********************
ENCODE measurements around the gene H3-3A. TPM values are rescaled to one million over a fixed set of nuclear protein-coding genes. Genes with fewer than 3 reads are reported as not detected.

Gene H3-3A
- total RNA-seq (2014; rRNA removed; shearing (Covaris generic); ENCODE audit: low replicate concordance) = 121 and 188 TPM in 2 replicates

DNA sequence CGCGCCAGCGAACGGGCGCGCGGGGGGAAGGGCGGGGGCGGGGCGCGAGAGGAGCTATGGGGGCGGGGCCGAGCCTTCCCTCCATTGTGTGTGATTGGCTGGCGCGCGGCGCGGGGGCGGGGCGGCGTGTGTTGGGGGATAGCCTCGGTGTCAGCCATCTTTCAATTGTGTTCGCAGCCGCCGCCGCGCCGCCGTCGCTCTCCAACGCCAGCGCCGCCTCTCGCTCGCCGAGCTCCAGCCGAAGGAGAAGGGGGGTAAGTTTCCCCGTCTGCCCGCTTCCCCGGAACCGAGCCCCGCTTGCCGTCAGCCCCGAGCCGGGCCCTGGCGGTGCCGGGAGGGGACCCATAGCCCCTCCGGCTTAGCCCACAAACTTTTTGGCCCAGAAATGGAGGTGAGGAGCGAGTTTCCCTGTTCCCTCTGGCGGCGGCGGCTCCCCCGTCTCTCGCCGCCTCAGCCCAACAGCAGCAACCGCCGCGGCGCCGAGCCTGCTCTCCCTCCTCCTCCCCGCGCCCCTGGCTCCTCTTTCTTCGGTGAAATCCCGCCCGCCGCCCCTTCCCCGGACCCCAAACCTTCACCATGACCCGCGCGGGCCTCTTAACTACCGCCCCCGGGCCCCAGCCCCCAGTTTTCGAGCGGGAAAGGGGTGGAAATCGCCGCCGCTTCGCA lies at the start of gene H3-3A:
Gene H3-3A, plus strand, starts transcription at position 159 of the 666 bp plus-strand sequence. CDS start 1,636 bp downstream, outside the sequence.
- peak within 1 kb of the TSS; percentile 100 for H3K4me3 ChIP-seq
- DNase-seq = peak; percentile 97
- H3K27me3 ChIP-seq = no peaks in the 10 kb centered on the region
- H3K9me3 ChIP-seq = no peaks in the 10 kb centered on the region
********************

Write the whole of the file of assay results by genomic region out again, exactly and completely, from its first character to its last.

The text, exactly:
ENCODE measurements around the gene H3-3A. TPM values are rescaled to one million over a fixed set of nuclear protein-coding genes. Genes with fewer than 3 reads are reported as not detected.

Gene H3-3A
- total RNA-seq (2014; rRNA removed; shearing (Covaris generic); ENCODE audit: low replicate concordance) = 121 and 188 TPM in 2 replicates

DNA sequence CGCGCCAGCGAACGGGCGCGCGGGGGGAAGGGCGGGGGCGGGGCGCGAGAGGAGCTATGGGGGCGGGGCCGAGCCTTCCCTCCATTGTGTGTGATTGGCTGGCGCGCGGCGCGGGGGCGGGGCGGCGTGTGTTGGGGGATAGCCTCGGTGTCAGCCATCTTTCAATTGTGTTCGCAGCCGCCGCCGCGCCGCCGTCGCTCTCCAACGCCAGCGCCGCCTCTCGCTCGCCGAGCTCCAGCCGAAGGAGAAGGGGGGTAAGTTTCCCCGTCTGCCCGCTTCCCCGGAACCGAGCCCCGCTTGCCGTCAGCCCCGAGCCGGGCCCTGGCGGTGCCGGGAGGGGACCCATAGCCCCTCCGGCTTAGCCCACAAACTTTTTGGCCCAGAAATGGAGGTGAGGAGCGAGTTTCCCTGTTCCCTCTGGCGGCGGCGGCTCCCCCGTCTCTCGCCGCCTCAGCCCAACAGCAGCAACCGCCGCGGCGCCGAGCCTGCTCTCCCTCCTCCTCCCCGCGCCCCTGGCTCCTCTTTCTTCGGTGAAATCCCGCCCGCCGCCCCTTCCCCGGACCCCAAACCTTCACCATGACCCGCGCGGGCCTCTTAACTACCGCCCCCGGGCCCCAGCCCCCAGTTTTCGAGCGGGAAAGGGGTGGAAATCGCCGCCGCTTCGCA lies at the start of gene H3-3A:
Gene H3-3A, plus strand, starts transcription at position 159 of the 666 bp plus-strand sequence. CDS start 1,636 bp downstream, outside the sequence.
- peak within 1 kb of the TSS; percentile 100 for H3K4me3 ChIP-seq
- DNase-seq = peak; percentile 97
- H3K27me3 ChIP-seq = no peaks in the 10 kb centered on the region
- H3K9me3 ChIP-seq = no peaks in the 10 kb centered on the region